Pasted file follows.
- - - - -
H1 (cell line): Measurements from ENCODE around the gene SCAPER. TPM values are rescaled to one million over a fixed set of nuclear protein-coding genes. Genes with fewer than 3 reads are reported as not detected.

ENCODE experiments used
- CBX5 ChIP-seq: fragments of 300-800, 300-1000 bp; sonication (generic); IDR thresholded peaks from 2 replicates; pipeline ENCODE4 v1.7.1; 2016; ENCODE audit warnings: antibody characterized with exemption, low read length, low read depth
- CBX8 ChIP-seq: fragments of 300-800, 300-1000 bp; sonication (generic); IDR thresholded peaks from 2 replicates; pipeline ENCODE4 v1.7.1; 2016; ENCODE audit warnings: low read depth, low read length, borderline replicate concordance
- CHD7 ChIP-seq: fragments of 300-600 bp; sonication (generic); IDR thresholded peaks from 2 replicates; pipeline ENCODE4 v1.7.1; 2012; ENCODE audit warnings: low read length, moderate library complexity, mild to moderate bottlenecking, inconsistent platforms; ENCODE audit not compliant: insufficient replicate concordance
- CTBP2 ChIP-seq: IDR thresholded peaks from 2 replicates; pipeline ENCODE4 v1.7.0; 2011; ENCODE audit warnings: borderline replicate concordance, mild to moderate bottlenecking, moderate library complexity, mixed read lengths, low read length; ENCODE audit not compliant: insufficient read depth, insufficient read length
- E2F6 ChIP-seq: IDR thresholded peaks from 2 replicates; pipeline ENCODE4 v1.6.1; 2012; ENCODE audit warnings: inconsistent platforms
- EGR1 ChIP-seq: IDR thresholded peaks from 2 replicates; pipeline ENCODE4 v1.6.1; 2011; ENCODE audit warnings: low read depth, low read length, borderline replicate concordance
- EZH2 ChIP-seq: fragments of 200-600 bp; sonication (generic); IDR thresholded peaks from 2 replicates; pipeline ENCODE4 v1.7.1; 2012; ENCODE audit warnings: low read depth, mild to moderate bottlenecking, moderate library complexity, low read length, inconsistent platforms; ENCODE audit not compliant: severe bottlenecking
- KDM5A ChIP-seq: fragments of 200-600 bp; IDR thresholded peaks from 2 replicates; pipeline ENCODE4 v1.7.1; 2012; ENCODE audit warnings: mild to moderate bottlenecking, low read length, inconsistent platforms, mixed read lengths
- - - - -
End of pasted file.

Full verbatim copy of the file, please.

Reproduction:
H1 (cell line): Measurements from ENCODE around the gene SCAPER. TPM values are rescaled to one million over a fixed set of nuclear protein-coding genes. Genes with fewer than 3 reads are reported as not detected.

ENCODE experiments used
- CBX5 ChIP-seq: fragments of 300-800, 300-1000 bp; sonication (generic); IDR thresholded peaks from 2 replicates; pipeline ENCODE4 v1.7.1; 2016; ENCODE audit warnings: antibody characterized with exemption, low read length, low read depth
- CBX8 ChIP-seq: fragments of 300-800, 300-1000 bp; sonication (generic); IDR thresholded peaks from 2 replicates; pipeline ENCODE4 v1.7.1; 2016; ENCODE audit warnings: low read depth, low read length, borderline replicate concordance
- CHD7 ChIP-seq: fragments of 300-600 bp; sonication (generic); IDR thresholded peaks from 2 replicates; pipeline ENCODE4 v1.7.1; 2012; ENCODE audit warnings: low read length, moderate library complexity, mild to moderate bottlenecking, inconsistent platforms; ENCODE audit not compliant: insufficient replicate concordance
- CTBP2 ChIP-seq: IDR thresholded peaks from 2 replicates; pipeline ENCODE4 v1.7.0; 2011; ENCODE audit warnings: borderline replicate concordance, mild to moderate bottlenecking, moderate library complexity, mixed read lengths, low read length; ENCODE audit not compliant: insufficient read depth, insufficient read length
- E2F6 ChIP-seq: IDR thresholded peaks from 2 replicates; pipeline ENCODE4 v1.6.1; 2012; ENCODE audit warnings: inconsistent platforms
- EGR1 ChIP-seq: IDR thresholded peaks from 2 replicates; pipeline ENCODE4 v1.6.1; 2011; ENCODE audit warnings: low read depth, low read length, borderline replicate concordance
- EZH2 ChIP-seq: fragments of 200-600 bp; sonication (generic); IDR thresholded peaks from 2 replicates; pipeline ENCODE4 v1.7.1; 2012; ENCODE audit warnings: low read depth, mild to moderate bottlenecking, moderate library complexity, low read length, inconsistent platforms; ENCODE audit not compliant: severe bottlenecking
- KDM5A ChIP-seq: fragments of 200-600 bp; IDR thresholded peaks from 2 replicates; pipeline ENCODE4 v1.7.1; 2012; ENCODE audit warnings: mild to moderate bottlenecking, low read length, inconsistent platforms, mixed read lengths